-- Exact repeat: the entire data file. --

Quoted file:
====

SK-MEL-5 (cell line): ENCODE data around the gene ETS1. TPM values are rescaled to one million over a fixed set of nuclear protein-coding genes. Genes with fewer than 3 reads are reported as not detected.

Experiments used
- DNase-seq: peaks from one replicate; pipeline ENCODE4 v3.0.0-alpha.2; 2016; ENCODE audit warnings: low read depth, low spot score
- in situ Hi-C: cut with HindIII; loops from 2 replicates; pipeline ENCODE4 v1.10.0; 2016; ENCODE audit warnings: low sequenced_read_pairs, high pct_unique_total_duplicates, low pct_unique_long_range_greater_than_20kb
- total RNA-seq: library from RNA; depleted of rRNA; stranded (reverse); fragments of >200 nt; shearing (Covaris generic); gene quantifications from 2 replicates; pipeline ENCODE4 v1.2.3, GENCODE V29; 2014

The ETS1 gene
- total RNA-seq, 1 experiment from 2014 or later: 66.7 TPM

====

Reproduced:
SK-MEL-5 (cell line): ENCODE data around the gene ETS1. TPM values are rescaled to one million over a fixed set of nuclear protein-coding genes. Genes with fewer than 3 reads are reported as not detected.

Experiments used
- DNase-seq: peaks from one replicate; pipeline ENCODE4 v3.0.0-alpha.2; 2016; ENCODE audit warnings: low read depth, low spot score
- in situ Hi-C: cut with HindIII; loops from 2 replicates; pipeline ENCODE4 v1.10.0; 2016; ENCODE audit warnings: low sequenced_read_pairs, high pct_unique_total_duplicates, low pct_unique_long_range_greater_than_20kb
- total RNA-seq: library from RNA; depleted of rRNA; stranded (reverse); fragments of >200 nt; shearing (Covaris generic); gene quantifications from 2 replicates; pipeline ENCODE4 v1.2.3, GENCODE V29; 2014

The ETS1 gene
- total RNA-seq, 1 experiment from 2014 or later: 66.7 TPM